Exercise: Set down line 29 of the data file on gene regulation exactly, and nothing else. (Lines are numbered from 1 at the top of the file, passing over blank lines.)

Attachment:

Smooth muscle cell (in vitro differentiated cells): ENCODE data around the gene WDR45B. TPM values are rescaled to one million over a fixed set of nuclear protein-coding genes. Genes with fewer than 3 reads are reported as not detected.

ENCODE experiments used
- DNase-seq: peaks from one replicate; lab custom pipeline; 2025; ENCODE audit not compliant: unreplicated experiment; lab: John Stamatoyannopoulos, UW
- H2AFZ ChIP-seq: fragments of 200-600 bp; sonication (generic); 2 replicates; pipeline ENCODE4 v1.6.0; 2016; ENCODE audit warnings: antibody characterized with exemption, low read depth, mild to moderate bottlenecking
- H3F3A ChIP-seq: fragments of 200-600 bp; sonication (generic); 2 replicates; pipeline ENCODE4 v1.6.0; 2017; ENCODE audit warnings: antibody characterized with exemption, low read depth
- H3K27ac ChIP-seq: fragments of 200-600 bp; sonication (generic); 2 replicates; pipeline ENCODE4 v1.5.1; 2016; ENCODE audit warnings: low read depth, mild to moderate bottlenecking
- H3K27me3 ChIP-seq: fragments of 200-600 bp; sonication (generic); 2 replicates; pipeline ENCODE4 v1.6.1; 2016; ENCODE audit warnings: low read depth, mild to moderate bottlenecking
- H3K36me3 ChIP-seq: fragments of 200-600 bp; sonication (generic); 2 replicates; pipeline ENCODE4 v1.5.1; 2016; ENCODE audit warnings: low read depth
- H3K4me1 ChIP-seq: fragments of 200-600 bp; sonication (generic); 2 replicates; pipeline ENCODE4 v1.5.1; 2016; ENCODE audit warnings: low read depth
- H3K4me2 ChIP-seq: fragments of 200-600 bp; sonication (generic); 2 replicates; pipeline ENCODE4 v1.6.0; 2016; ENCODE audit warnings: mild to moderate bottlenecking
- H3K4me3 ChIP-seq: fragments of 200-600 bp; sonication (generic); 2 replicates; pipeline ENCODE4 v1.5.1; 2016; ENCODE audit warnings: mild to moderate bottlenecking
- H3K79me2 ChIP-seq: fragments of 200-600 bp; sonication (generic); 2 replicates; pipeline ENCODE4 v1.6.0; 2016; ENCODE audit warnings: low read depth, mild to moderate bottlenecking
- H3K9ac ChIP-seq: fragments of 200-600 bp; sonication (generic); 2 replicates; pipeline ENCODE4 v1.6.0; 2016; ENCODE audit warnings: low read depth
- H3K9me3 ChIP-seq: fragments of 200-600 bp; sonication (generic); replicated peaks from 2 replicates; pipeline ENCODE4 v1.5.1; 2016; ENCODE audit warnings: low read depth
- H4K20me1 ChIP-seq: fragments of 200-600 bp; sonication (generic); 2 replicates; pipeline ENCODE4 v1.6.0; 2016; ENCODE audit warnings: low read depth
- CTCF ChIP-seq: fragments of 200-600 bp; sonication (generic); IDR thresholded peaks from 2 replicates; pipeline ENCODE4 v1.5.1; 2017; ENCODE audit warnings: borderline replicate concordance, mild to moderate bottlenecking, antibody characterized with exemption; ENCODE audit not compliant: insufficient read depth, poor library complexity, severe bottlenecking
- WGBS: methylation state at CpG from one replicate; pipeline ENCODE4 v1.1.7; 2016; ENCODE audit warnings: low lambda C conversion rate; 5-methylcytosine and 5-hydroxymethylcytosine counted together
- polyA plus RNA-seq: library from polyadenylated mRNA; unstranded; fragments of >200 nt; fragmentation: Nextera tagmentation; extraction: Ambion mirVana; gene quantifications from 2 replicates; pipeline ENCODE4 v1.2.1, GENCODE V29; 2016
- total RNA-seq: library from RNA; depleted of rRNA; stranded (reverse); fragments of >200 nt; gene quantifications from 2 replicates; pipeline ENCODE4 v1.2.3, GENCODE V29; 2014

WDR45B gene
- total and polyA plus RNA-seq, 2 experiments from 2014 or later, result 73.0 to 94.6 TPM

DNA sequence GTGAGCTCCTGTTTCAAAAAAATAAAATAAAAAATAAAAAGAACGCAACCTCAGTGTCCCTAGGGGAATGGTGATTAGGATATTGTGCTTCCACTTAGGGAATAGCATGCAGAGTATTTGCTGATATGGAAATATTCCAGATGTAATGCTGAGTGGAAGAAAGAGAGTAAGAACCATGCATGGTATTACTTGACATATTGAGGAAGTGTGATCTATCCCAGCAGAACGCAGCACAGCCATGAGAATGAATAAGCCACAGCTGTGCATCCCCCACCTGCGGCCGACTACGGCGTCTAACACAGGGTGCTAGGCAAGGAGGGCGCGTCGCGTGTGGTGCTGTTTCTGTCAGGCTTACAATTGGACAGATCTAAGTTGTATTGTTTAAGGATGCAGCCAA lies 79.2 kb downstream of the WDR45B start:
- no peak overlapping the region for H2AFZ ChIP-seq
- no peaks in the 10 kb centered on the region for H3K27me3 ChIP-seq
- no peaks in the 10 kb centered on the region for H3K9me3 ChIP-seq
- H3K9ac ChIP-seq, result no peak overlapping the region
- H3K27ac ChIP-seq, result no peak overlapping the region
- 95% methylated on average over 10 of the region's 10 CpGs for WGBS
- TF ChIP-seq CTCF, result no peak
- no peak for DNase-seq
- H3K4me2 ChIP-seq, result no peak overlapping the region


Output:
- TF ChIP-seq CTCF, result no peak